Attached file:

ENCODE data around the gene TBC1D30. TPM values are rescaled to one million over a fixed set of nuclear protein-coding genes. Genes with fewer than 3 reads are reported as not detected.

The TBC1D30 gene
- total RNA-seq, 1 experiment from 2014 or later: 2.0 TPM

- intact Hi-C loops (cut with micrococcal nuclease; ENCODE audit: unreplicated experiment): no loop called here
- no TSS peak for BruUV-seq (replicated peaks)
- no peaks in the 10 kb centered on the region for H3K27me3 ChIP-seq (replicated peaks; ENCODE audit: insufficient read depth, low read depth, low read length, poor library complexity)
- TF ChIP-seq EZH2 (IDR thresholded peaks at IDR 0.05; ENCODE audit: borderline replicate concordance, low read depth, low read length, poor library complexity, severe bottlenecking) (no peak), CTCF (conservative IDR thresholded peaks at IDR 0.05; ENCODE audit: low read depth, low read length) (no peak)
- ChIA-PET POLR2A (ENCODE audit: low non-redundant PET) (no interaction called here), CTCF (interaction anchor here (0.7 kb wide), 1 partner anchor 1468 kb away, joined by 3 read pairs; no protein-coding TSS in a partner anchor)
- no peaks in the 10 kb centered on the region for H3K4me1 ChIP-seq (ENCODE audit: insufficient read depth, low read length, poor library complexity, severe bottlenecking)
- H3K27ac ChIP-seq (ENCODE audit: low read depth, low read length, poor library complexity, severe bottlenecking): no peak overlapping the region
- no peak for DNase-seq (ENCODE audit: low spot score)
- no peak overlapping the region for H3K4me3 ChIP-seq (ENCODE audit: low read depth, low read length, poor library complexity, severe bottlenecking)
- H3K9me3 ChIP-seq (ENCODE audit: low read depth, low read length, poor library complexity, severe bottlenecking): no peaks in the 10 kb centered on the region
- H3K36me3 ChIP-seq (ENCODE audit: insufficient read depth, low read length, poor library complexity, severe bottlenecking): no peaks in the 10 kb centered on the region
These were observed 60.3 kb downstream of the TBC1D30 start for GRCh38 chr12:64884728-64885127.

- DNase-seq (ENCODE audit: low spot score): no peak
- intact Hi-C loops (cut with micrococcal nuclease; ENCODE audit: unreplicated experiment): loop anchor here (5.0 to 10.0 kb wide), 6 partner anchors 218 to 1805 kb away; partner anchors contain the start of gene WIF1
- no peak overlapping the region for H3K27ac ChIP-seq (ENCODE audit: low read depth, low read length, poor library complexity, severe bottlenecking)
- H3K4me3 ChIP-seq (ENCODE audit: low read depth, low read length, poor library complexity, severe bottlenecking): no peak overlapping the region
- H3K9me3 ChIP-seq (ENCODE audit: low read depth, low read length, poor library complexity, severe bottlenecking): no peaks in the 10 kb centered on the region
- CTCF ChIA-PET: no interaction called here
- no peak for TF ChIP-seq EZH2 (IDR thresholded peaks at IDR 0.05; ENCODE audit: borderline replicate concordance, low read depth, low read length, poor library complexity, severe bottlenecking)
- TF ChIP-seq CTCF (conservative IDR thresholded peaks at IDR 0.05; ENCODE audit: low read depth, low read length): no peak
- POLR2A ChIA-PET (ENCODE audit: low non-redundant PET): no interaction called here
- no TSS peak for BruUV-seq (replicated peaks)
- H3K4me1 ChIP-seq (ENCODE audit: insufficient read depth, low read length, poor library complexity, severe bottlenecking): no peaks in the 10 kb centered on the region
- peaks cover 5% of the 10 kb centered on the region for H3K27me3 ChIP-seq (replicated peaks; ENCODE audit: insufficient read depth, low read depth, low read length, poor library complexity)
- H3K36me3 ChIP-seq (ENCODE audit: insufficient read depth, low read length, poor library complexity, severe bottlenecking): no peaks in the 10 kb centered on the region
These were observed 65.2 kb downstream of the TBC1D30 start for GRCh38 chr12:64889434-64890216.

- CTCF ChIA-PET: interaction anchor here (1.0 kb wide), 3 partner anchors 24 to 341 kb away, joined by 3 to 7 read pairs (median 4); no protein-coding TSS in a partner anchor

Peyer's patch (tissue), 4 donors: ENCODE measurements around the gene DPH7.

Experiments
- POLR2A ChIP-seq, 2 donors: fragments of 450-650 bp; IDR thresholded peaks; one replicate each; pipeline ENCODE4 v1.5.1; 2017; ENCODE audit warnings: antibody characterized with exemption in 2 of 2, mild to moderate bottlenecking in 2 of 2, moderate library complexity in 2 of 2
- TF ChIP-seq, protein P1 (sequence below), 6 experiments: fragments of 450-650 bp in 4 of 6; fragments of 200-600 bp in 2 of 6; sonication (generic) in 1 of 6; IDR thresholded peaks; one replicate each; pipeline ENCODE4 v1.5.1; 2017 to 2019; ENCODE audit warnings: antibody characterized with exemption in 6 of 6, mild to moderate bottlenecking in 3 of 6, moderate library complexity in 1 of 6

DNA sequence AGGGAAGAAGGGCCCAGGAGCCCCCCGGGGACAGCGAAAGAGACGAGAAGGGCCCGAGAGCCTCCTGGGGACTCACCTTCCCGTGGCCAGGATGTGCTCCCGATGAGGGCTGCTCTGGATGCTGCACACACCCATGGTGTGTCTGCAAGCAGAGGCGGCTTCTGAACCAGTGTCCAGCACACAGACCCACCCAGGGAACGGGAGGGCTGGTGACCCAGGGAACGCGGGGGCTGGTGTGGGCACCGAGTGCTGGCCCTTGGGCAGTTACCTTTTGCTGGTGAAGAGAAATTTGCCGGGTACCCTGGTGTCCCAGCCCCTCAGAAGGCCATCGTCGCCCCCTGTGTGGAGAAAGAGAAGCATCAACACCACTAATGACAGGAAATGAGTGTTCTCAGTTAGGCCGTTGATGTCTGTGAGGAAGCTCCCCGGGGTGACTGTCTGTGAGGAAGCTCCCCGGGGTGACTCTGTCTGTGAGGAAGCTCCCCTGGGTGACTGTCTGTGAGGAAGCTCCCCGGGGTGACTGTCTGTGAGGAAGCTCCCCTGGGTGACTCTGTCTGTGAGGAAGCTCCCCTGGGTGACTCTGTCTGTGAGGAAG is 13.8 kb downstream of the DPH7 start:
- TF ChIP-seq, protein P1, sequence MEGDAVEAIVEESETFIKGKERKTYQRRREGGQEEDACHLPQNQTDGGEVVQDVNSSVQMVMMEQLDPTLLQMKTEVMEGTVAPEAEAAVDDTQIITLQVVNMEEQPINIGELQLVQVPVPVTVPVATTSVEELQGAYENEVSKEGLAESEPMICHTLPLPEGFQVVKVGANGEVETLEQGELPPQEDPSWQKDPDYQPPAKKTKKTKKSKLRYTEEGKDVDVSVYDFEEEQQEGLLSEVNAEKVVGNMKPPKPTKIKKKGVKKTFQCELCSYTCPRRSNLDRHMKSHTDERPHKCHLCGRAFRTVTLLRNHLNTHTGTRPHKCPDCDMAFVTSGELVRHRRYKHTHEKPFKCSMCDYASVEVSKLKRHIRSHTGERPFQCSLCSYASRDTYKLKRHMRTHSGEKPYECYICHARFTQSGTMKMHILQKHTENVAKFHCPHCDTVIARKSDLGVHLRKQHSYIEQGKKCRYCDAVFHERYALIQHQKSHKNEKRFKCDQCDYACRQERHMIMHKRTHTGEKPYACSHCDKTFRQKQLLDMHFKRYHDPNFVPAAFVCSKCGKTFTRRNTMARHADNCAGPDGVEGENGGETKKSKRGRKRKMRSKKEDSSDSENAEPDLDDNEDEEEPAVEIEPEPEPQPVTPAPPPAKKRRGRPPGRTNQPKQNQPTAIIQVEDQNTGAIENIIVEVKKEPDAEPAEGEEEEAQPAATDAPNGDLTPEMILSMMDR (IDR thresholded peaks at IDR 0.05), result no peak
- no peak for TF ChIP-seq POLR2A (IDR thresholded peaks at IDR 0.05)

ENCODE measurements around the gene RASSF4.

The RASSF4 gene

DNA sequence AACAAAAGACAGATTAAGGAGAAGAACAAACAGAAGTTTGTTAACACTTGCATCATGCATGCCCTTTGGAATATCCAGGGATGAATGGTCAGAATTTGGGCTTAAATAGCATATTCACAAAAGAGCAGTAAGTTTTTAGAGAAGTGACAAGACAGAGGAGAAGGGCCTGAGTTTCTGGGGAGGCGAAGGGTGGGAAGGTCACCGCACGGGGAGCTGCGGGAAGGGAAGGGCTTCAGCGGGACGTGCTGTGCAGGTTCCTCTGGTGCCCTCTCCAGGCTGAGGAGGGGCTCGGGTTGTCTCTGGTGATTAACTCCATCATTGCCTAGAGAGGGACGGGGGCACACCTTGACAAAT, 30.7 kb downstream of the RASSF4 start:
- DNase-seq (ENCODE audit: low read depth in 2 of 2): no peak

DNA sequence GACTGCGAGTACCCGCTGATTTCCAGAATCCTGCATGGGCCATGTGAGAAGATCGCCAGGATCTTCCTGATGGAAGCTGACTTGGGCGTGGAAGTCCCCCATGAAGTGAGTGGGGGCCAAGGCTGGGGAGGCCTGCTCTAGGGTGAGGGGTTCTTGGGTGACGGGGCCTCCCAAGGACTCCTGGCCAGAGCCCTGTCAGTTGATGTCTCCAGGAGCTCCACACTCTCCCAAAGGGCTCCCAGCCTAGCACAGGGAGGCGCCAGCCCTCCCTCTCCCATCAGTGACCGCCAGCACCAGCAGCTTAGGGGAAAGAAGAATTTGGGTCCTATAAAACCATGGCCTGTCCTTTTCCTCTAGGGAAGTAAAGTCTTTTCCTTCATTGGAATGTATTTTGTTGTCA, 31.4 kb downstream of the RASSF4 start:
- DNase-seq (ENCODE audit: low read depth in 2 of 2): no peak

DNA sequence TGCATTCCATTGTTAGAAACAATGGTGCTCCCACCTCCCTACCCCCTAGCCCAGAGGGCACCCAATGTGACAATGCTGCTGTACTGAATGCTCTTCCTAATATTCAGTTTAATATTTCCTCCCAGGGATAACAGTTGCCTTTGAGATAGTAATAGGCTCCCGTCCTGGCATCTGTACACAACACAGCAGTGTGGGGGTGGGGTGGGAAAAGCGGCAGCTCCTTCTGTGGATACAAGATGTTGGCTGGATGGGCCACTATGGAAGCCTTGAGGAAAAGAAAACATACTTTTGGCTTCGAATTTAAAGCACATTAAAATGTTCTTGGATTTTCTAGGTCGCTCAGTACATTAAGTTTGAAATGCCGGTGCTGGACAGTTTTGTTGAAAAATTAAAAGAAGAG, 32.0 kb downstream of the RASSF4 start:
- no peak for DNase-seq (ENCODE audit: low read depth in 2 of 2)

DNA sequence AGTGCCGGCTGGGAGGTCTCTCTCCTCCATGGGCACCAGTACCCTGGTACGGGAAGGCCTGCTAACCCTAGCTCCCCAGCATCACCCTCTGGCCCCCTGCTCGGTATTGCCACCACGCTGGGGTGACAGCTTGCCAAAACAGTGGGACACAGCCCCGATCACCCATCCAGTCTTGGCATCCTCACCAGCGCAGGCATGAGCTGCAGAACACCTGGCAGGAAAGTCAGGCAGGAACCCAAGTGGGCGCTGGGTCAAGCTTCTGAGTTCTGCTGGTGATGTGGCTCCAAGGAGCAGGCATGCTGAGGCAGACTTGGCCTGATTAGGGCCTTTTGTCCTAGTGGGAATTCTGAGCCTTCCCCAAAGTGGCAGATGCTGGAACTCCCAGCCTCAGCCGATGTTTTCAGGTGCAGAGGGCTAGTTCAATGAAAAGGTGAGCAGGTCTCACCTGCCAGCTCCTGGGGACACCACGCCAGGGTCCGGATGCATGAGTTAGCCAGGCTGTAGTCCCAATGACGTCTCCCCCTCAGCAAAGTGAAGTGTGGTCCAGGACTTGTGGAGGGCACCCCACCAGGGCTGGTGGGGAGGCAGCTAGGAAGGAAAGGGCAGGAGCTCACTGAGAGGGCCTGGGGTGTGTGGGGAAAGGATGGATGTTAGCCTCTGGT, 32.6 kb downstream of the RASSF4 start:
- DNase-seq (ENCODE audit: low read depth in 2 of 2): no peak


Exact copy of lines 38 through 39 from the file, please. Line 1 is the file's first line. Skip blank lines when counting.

ENCODE measurements around the gene RASSF4.

The RASSF4 gene